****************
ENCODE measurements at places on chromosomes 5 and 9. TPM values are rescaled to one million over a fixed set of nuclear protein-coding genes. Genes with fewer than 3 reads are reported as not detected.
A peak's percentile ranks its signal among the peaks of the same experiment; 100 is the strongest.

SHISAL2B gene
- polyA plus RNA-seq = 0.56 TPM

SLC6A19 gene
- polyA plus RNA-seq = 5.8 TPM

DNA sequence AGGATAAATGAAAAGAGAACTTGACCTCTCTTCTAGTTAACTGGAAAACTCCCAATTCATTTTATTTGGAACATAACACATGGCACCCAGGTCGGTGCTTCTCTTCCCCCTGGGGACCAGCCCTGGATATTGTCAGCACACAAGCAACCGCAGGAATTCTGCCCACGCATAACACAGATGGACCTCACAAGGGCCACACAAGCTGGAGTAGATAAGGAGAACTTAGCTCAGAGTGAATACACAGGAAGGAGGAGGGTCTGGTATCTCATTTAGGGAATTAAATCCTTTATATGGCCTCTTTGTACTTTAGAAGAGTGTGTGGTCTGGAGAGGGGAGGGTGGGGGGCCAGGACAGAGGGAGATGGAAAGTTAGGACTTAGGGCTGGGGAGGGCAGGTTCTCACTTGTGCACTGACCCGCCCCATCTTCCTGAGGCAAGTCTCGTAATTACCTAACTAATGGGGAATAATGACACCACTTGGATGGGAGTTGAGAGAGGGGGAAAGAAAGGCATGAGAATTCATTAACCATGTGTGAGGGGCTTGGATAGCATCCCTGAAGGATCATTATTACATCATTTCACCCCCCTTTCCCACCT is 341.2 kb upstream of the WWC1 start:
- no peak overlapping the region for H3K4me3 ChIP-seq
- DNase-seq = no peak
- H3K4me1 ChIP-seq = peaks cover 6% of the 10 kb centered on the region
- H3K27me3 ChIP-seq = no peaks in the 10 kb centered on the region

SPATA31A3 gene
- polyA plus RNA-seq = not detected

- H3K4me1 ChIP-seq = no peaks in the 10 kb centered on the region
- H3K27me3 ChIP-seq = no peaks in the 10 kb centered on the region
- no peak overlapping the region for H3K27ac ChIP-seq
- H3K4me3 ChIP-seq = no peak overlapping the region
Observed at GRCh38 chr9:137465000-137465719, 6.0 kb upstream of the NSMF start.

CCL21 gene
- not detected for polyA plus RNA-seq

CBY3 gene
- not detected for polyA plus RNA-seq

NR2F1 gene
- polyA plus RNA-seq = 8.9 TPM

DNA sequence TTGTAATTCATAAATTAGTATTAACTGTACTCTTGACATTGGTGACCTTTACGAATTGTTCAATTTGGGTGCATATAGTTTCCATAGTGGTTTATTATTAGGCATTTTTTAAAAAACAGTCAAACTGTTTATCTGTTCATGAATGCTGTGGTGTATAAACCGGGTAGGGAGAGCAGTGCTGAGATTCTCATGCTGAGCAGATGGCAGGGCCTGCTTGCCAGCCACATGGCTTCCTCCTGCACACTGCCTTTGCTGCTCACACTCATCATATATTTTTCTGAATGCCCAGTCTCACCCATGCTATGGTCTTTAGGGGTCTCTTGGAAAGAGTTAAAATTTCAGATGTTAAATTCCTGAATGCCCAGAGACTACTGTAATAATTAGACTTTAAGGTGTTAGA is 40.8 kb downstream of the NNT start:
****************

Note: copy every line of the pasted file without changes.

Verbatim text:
ENCODE measurements at places on chromosomes 5 and 9. TPM values are rescaled to one million over a fixed set of nuclear protein-coding genes. Genes with fewer than 3 reads are reported as not detected.
A peak's percentile ranks its signal among the peaks of the same experiment; 100 is the strongest.

SHISAL2B gene
- polyA plus RNA-seq = 0.56 TPM

SLC6A19 gene
- polyA plus RNA-seq = 5.8 TPM

DNA sequence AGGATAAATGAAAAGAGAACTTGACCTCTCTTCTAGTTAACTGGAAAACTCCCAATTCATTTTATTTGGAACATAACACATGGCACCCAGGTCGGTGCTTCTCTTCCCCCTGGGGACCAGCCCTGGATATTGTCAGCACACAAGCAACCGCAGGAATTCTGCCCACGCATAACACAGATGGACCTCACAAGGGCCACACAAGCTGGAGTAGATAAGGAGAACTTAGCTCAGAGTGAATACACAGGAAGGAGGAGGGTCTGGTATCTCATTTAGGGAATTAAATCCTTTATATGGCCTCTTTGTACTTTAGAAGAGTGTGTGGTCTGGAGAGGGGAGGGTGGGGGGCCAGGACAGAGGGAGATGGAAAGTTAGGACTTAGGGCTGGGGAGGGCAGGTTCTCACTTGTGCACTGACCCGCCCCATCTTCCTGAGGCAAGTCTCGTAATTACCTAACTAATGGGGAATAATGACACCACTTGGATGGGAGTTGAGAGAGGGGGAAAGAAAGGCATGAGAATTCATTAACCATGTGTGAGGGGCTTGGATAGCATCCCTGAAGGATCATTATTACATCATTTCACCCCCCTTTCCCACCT is 341.2 kb upstream of the WWC1 start:
- no peak overlapping the region for H3K4me3 ChIP-seq
- DNase-seq = no peak
- H3K4me1 ChIP-seq = peaks cover 6% of the 10 kb centered on the region
- H3K27me3 ChIP-seq = no peaks in the 10 kb centered on the region

SPATA31A3 gene
- polyA plus RNA-seq = not detected

- H3K4me1 ChIP-seq = no peaks in the 10 kb centered on the region
- H3K27me3 ChIP-seq = no peaks in the 10 kb centered on the region
- no peak overlapping the region for H3K27ac ChIP-seq
- H3K4me3 ChIP-seq = no peak overlapping the region
Observed at GRCh38 chr9:137465000-137465719, 6.0 kb upstream of the NSMF start.

CCL21 gene
- not detected for polyA plus RNA-seq

CBY3 gene
- not detected for polyA plus RNA-seq

NR2F1 gene
- polyA plus RNA-seq = 8.9 TPM

DNA sequence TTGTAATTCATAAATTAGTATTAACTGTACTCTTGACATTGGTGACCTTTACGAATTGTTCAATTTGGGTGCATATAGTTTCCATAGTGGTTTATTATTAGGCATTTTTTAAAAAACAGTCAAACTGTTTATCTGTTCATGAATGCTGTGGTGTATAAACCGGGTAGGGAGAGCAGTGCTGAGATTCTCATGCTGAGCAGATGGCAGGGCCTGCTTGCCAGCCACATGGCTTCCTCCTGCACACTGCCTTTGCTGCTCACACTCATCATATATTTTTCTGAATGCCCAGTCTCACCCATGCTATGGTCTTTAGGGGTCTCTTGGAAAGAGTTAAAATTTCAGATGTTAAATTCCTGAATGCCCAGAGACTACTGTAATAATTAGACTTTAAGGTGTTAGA is 40.8 kb downstream of the NNT start: